Understanding radio frequency (RF) radiation exclusion zones

  1. What are RF radiation exclusion zones?
  2. Understanding exclusion zones.
  3. Common antenna types and their exclusion zones.



Countries globally have adopted science-based basic restrictions and imposed derived specific reference levels for occupational and general exposure to RF Electromagnetic Fields (EMFs). Measures have also been implemented to address sources or practices that may give rise to RF exposure and the duration of such exposure. These restrictions and measures, when implemented, take the form of public and occupational regions to be avoided about transmitting antennas, more generally referred to as exclusion zones. Visually, a public exclusion zone is usually depicted on a sign or graphic as a yellow solid, cross-hatched or semi-transparent area wherein the Public reference levels would be exceeded if entered, and likewise, an Occupational exclusion zone is depicted as a red solid, cross-hatched or semi-transparent area, again whereing the Occupational reference levels would be exceeded if entered. In this article we will cover:

Understanding RF hazards and the accompanying safe work practices are important for anyone who is going to work on or near a transmitting antennas, whether directly, or indirectly such as HVAC technicians, window washers, water proofing specialists or any other profession accessing rooftops.

1. What are RF radiation exclusion zones?

The area where the RF field values radiating from the antennae exceed the International Commission on Non-Ionizing Radiation Protection’s (ICNIRP) Public reference levels is referred to as the Public exclusion zone. Where it exceeds the ICNIRP Occupational reference levels is known as the Occupational exclusion zone. Put simply, an exclusion zone is a region around an RF transmitting antenna where the general public or occupational workers are not allowed to enter or remain for protracted periods of time as the regulated RF EMF exposure levels would be exceeded inside this zone.

2. Understanding exclusion zones.

The shape of an exclusion zone is determined by the transmitting antenna’s characteristics, whether it be a high gain antenna such as a parabolic dish giving a pencil bean shape exclusion zone, or an omni direction antenna having a donut shaped exclusions zone. The size of the exclusion zone is dependant on the total amount of power being transmitted by the antenna in all bands, and in certain cases where there are collocated antennas these zones combine as such creating larger compound exclusion zones.

Exclusion zones are usually calculated considering free space conditions; however, walls, reflecting objects and barriers amongst others can affect the overall antenna performance, and accordingly the exclusion area. As 5G technologies, especially mmWave, require higher power levels to achieve the performance benefits thereof the impact thereof is larger exclusion zones about these antennas. Additionally, the benefits of 5G also call for a much higher density of these antennas, often even concealing them placing those working nearby such concealed antennas at risk of RF overexposure.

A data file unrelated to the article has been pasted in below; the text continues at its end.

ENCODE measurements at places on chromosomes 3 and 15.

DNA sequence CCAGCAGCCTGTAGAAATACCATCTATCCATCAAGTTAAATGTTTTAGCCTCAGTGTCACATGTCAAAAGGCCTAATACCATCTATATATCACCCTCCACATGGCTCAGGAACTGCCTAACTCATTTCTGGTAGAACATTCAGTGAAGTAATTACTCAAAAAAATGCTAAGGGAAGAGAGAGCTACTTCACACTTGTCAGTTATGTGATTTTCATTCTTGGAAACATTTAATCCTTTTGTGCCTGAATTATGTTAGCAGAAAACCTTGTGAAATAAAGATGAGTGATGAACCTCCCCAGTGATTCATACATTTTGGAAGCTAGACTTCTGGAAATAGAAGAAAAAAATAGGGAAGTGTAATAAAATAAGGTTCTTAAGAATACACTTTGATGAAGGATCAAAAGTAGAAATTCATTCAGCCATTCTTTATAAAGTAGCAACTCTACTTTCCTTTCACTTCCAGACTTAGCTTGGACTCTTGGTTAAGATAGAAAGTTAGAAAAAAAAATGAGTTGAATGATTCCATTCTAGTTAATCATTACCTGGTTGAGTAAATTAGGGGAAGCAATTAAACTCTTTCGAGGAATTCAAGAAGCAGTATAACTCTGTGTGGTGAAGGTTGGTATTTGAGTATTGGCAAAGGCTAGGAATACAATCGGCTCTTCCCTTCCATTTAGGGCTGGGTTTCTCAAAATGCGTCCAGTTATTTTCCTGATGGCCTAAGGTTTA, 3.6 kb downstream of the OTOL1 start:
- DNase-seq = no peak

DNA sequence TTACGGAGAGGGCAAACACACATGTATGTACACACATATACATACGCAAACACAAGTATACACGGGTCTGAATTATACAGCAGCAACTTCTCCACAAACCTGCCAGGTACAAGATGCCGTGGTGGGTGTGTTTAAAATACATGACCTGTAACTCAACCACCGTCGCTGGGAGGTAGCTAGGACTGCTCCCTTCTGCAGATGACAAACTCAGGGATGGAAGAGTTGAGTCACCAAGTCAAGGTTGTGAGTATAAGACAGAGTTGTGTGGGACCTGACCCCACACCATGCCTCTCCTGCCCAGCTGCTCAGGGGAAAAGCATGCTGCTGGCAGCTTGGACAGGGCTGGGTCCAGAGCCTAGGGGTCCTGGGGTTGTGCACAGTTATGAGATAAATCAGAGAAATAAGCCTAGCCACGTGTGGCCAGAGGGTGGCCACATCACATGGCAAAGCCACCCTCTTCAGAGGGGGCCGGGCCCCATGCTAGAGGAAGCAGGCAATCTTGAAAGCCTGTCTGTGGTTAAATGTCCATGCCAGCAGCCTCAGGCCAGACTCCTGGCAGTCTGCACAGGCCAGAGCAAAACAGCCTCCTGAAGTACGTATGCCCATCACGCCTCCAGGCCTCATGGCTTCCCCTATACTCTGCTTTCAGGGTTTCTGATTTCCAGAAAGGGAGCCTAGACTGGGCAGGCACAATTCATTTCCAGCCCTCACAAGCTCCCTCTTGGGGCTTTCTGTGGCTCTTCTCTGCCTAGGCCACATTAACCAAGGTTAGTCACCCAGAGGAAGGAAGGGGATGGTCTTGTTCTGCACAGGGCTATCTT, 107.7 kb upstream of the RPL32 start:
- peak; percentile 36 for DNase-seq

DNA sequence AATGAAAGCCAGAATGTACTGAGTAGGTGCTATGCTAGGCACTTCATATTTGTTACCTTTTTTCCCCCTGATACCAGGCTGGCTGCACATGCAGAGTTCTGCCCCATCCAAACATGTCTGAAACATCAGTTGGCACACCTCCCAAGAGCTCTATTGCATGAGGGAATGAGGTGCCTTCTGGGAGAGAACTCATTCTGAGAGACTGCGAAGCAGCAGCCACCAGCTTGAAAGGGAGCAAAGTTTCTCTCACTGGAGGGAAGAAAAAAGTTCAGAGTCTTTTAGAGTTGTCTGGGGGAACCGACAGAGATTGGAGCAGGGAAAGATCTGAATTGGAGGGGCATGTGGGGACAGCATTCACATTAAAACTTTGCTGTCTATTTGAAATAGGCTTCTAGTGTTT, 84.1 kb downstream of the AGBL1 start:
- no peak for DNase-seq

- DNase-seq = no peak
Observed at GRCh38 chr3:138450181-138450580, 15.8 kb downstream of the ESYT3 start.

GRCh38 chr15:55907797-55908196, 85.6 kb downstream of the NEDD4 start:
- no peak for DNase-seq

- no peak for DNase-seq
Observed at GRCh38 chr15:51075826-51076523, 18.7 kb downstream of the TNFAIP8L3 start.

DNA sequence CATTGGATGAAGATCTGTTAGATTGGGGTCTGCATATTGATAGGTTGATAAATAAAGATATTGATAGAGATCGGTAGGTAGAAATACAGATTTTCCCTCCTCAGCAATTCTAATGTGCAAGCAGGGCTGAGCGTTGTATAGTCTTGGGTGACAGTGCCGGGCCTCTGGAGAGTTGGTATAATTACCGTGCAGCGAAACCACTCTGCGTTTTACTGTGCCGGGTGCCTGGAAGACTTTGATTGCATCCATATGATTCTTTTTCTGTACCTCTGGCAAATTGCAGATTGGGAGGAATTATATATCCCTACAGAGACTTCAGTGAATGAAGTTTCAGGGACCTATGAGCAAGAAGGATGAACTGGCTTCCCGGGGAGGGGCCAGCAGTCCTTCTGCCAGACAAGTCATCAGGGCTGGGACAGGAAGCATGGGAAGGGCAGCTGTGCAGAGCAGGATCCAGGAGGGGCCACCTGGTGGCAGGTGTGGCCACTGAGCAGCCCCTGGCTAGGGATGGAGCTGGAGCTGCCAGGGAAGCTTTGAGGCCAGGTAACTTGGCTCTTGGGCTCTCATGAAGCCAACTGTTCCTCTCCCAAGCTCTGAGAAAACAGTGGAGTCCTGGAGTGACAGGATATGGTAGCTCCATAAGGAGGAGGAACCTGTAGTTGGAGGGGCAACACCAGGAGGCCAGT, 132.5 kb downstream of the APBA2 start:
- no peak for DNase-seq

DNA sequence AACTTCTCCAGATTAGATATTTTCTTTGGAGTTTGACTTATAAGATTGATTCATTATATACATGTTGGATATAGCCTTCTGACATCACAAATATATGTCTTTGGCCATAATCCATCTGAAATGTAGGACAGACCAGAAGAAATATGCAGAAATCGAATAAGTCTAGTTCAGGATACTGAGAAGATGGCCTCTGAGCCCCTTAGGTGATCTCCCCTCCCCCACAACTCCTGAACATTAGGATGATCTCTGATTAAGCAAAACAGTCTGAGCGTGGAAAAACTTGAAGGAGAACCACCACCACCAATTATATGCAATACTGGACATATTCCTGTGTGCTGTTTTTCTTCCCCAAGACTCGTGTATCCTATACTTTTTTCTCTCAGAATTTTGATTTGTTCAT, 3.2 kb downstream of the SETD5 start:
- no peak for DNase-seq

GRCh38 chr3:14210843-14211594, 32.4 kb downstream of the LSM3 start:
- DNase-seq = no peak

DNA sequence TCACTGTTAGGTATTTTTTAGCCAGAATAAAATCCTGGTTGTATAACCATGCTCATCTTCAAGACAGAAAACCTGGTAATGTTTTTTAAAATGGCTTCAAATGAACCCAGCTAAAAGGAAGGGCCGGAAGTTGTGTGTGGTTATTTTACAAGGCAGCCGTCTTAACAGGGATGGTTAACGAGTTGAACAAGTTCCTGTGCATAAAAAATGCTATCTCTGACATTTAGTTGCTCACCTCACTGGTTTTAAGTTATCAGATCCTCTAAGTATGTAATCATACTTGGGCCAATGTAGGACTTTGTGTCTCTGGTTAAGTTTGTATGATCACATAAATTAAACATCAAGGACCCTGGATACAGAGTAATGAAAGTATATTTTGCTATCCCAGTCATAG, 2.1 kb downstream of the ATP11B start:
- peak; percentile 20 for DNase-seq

3. Common antenna types and their exclusion zones

Let’s focus on three types of antennas and their exclusion zones namely, the multiband low-gain omnidirectional antenna, the ceiling-mounted indoor antenna and the macrocell sector antenna.

The multiband low-gain omnidirectional antenna is one of the most popularly used antennas in wireless applications. It is typically used for portable and two-way radios and emits equal radio power in all directions from the vertical axis. It has a broad radio-wave beam width that allows the signal to transmit reasonably well and is more reliable irrespective of the terrain. The exclusion zones antennas about the antenna, when the power levels are sufficienty high looks like a donut centred on the vertical axis of the antenna.

Ceiling-mounted indoor antennas are usually found in areas such as shopping centres, underground parking lots, and airports where mobile usage is high and/or where the larger site provides inadequate coverage. These antennas are, when correctly installed, configured to only radiate a low amount of power, and the zones about it would resemble a hemisphere with radius of 1-2ft or 0.5m. Incorrectly installing these could however cause higher power into them, which would then have the zone size much larger and potentially reaching down into areas where members of the general public could inadvertently be passing through them.

Macrocell sector antennas are popular for mobile base stations and are typically mounted on ground-based masts, rooftops, and other existing structures, at a height that ensures a clear view over the surrounding buildings and terrain. Macrocell sector antennas are usually found in rural areas or along highways. These zones resemble a duck bill extending outward from the frontside of the antenna with no zone behind them, or directly beside them. A good rule of thumb would be to not approach closer than 3-5m, 10-15ft directly in front of these without a Personal RF monitor.

Site owners and companies employing RF workers should ensure that they understand the potential limitations and adhere to the exposure guidelines to manage their liability and ensure a safe working environment. Look out for our next article where we will discuss how to ensure safe working around transmitting antennas. If you enjoyed this article, please subscribe to our newsletter or download our free Introduction to RF below.

Image source: IXUS